Well, I guess the answer from me was: So what are they really doing to him? They asked for his emails, does he have something to hide?

Ah, the old, "What do you have to be afraid of? Huh? Huh?" I wonder what would happen if SOMEONE ELSE clicked over and read Cronon's blog posts on the topic where he makes clear what it is the Republicans are likely fishing for and are not going to find.

More important, WHAT ARE THEY GOING TO DO TO HIM? Take away his birthday? Turn him into a liberal martyr?

Probably the same thing they did to Shirley Sherrod and the president of NPR: Get him fired for nothing whatsoever.

My guess is that they'll scour the professor's e-mails for personal content, then try to get him fired/criminally charged for misappropriation of public resources (ie his e-mail).

Yeah, I know it doesn't make much sense - there's little if any incremental cost to some extra e-mails. However, that's where these things usually end up.

A good GOPster knows that it is done the other way around. Do your official stuff on a private email account not covered by open records laws! That can avoid lots of embarassing disclosures later.

Get him fired for nothing whatsoever.

If only there were some way, some organization, to protect people from arbitrary dismissal from their jobs!

The effect it would have on him specifically is to discredit him by dismissing him as a partisan. How that plays out in the media will influence his relationship with the university.
How it will effect the university is to remind them that they are a public institution subject to abuse by a political party that controls their funding.
How it will influence public employees of WI is to let them know that if they dare to speak against Republican policies they had better be "Caesars Wife", and even then it is going to be an extremely unpleasant experience for them.

It is just another step in the creation of a climate of fear that is essential to achieve the cheap labor goals of the Republican Party.

Historians are the most dangerous people in the world because they recognize the echo when they hear it. Then they try to warn us. Then they are accused of promoting what they are warning us against. Authoritarianism and the abuse of power that leads to destruction.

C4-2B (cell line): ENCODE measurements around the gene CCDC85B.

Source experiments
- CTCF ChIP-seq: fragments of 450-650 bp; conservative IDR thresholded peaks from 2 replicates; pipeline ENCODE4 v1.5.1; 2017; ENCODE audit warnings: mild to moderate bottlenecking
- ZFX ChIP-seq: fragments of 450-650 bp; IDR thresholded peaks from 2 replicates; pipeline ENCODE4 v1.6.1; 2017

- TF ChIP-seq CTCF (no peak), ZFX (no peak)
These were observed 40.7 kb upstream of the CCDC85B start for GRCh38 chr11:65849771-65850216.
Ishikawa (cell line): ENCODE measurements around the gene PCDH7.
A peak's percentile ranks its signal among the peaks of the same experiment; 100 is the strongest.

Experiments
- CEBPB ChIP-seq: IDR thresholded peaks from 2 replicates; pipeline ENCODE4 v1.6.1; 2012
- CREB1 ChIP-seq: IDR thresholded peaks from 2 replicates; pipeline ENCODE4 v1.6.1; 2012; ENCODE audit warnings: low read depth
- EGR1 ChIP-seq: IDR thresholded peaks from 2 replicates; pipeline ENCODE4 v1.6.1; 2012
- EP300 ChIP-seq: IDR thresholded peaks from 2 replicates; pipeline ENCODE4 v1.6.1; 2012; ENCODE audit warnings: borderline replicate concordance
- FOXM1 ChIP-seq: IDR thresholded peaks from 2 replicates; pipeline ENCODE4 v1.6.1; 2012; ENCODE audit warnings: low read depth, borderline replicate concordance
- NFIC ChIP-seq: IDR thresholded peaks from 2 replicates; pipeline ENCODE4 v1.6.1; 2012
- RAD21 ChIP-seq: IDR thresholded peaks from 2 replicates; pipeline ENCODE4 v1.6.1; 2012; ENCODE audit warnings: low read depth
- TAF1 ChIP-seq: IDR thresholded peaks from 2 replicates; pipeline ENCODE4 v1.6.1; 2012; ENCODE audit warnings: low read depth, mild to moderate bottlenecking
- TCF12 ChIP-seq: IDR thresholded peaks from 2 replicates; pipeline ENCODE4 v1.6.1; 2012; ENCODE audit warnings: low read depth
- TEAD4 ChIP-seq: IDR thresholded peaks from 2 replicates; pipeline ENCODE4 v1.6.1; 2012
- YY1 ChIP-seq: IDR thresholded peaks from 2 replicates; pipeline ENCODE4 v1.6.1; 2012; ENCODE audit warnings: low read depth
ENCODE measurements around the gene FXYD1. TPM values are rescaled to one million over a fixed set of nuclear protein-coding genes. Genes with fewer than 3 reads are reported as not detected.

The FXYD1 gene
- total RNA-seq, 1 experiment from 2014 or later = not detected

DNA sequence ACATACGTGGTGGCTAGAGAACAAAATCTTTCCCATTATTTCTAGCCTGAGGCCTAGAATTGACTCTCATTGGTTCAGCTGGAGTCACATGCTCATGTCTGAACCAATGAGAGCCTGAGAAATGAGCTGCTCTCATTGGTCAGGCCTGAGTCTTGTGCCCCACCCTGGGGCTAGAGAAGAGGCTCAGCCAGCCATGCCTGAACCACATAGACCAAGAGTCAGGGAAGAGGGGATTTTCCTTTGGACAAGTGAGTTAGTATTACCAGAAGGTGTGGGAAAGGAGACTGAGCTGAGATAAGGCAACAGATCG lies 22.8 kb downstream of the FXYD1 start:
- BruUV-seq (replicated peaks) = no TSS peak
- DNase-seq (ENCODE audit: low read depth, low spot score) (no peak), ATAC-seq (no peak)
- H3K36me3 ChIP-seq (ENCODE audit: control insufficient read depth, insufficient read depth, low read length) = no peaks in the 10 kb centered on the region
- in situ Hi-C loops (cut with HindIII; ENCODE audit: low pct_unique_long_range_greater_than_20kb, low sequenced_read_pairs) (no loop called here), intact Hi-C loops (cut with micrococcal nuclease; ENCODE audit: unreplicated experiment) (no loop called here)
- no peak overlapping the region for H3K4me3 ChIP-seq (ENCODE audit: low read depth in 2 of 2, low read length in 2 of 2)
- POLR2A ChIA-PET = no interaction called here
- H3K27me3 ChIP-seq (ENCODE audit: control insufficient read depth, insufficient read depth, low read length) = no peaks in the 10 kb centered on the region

We have come very close to going over the edge several times in the past. I hope we wake up in time this time.

The post likens Wisconsin Republicans to McCarthy for... utilizing their state's FOIA to access public documents.

Well, no. The post likens Wisconsin Republicans to McCarthy for using the bully force of government to go on fishing expeditions for nakedly and arguably insane partisan purpose.

I guess everyone talked about Cronon elsewhere on the internets?

It's relative. The action is now on our Libyan intervention, and ObiWings has totally missed this boat. Even IOZ has a comment thread of over 150 entries.

Nothing like lefties pointing fingers at each other to generate heat.

bobbyp: The action is now on our Libyan intervention, and ObiWings has totally missed this boat.

??? What about this post with four pages of comments?

There could certainly be another post on the subject soon, but I'm not seeing how any boat is being missed if it were to come tomorrow rather than today. When is Obama's speech?

The post likens Wisconsin Republicans to McCarthy for... utilizing their state's FOIA to access public documents.
That's one way to read it, I suppose, but it's not the implication I was drawing, no.

Obviously, simply doing that is perfectly innocuous. If that's all you see, Brett, I don't think I shall bother attempting to explain further, since I already gave context.

Nell, I'd like to blog about Libya, but I've got a lot else going on in my life right now, and I'm also reading as much as I can, and I prefer to wait until I can say something worth saying, rather than rush in. I can report lots of news, but if you want commnetary, hey, I'd love to get a guest post from YOU ASAP. Shoot me one.

Bobbyp, I'm not keeping up on everything; please write as long a comment on Libya on either the open thread or the previous Libya thread. Or did you do that already?

I'm sorry that I haven't generated a Libya post, but I've got personal stuff going on today, and see above.

There's also plenty of other "action" taking place all over the world and nation, and if you're focused on just one thing, then, well, you're missing all the other stuff. There's also not a crying need to address the stuff everyone else is talking about, which maybe is what I did with Professor Cronon, since I didn't realize everyone else on the internets would be writing about him.

But neither do I want to rush in and simply say something simpleminded about Libya, and mostly I just can't do it this afternoon, and probably not today, and we'll just have to see. I'm sorry if this is unsatisfactory. How about you give us your six most interesting links you've read on "the action" about Libya? Then we could all read up on what you think the most worthwhile commentary is.